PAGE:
What is the Human Cortex?

The cerebral cortex is the thin surface layer of the brain found in vertebrate animals that has evolved most recently, showing the greatest variation in size among different mammals (it is especially large in humans). Each part of the cerebral cortex is six layered (e.g., L2), with different kinds of nerve cells (e.g., spiny stellate) in each layer. The cerebral cortex plays a crucial role in most higher level cognitive functions, such as thinking, memory, planning, perception, language, and attention. Although there has been some progress in understanding the macroscopic organization of this very complicated tissue, its organization at the level of individual nerve cells and their interconnecting synapses is largely unknown.

Petabyte connectomic reconstruction of a volume of human neocortex. Left: Small subvolume of the dataset. Right: A subgraph of 5000 neurons and excitatory (green) and inhibitory (red) connections in the dataset. The full graph (connectome) would be far too dense to visualize.

Mapping the structure of the brain at the resolution of individual synapses requires high-resolution microscopy techniques that can image biochemically stabilized (fixed) tissue. We collaborated with brain surgeons at Massachusetts General Hospital in Boston (MGH) who sometimes remove pieces of normal human cerebral cortex when performing a surgery to cure epilepsy in order to gain access to a site in the deeper brain where an epileptic seizure is being initiated. Patients anonymously donated this tissue, which is normally discarded, to our colleagues in the Lichtman lab. The Harvard researchers cut the tissue into ~5300 individual 30 nanometer sections using an automated tape collecting ultra-microtome, mounted those sections onto silicon wafers, and then imaged the brain tissue at 4 nm resolution in a customized 61-beam parallelized scanning electron microscope for rapid image acquisition.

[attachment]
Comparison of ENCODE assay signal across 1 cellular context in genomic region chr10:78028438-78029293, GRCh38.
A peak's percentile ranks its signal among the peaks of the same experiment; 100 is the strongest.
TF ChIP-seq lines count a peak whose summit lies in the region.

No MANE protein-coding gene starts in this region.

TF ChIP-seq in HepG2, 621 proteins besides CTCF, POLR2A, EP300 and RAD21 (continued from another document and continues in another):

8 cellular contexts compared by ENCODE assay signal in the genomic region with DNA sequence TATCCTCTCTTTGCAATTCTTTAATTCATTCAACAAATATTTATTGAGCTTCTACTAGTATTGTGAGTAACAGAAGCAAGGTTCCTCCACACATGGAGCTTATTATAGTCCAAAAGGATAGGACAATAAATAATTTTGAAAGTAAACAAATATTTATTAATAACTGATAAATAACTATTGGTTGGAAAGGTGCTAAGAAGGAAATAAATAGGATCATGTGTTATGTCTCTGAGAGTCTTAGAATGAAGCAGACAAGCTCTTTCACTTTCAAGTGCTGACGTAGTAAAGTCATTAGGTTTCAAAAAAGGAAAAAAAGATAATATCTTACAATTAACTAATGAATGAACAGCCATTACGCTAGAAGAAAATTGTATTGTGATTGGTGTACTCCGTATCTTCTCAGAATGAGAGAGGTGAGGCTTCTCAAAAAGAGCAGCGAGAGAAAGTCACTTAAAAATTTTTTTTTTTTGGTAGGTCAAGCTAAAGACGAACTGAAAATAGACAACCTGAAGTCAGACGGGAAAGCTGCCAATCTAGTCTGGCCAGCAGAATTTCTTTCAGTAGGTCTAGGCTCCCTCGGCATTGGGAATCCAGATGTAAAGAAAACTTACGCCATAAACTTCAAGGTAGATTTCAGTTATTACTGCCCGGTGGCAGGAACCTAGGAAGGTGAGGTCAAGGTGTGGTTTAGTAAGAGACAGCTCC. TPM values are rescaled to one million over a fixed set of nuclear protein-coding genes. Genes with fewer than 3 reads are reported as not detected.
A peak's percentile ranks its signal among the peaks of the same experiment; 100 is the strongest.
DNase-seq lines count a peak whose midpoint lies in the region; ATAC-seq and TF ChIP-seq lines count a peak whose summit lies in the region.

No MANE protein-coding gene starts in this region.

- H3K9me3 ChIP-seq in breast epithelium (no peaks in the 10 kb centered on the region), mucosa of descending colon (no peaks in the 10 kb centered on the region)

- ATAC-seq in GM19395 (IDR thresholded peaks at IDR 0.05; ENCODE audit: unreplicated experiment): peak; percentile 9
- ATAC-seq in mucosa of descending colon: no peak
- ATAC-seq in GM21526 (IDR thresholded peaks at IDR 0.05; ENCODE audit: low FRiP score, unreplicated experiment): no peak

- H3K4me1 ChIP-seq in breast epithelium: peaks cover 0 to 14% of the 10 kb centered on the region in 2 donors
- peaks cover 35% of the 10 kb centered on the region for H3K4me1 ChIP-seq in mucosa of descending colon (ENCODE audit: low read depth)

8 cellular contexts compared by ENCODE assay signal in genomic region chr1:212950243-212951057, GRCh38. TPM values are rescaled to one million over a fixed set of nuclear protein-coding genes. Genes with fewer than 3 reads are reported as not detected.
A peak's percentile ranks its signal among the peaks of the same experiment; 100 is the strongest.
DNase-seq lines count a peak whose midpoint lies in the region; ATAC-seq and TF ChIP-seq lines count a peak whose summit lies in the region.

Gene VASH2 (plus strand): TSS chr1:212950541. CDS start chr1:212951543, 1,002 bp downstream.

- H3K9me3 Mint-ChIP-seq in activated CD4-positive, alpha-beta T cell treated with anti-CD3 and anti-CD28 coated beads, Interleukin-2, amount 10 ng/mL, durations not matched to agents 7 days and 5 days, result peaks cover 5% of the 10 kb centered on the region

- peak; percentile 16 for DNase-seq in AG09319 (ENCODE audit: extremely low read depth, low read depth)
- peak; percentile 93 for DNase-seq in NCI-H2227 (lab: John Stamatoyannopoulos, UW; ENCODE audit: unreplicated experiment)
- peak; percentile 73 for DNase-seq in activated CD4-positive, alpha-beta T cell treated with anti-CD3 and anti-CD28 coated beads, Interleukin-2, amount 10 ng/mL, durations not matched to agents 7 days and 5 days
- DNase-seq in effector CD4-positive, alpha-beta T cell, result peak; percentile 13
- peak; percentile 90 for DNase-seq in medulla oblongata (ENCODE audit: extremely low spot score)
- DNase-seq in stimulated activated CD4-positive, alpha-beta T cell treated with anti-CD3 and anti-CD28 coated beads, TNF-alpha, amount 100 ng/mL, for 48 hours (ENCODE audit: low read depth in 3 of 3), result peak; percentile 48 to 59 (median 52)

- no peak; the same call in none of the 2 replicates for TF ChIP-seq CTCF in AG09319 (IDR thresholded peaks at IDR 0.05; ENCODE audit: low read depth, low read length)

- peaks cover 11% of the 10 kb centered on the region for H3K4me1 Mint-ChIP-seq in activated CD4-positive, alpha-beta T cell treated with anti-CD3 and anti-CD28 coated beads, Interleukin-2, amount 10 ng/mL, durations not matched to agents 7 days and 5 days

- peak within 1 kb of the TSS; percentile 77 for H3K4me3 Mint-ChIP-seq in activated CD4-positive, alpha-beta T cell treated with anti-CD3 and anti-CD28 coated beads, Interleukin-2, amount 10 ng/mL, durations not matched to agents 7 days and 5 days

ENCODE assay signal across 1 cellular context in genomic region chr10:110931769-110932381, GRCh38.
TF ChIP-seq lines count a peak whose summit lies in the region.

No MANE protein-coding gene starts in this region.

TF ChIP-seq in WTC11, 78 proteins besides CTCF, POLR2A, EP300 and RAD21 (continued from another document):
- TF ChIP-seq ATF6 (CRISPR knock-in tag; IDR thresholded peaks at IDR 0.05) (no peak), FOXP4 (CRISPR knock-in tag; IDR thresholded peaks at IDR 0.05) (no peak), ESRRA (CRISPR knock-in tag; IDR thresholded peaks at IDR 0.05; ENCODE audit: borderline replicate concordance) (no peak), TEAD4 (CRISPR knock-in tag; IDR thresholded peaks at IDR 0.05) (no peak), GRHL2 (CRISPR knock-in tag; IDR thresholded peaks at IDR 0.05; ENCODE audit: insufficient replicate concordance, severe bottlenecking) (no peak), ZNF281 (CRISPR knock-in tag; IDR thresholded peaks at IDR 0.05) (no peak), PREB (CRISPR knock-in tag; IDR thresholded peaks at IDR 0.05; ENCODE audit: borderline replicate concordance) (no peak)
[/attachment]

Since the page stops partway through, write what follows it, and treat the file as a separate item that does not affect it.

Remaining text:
Imaging the ~5300 physical sections produced 225 million individual 2D images. The team then computationally stitched and aligned this data to produce a single 3D volume. While the quality of the data was generally excellent, these alignment pipelines had to robustly handle a number of challenges, including imaging artifacts, missing sections, variation in microscope parameters, and physical stretching and compression of the tissue. Once aligned, a multiscale flood-filling network pipeline was applied (using thousands of Google Cloud TPUs) to produce a 3D segmentation of each individual cell in the tissue. Additional machine learning pipelines were applied to identify and characterize 130 million synapses, classify each 3D fragment into various “subcompartments” (e.g., axon, dendrite, or cell body), and identify other structures of interest such as myelin and cilia. Automated reconstruction results were imperfect, so manual efforts were used to “proofread” roughly one hundred cells in the data. Over time, the scientists expect to add additional cells to this verified set through additional manual efforts and further advances in automation.

Source: https://ai.googleblog.com/

AI Detects In Your Language Early Sign Of Alzheimer’s Disease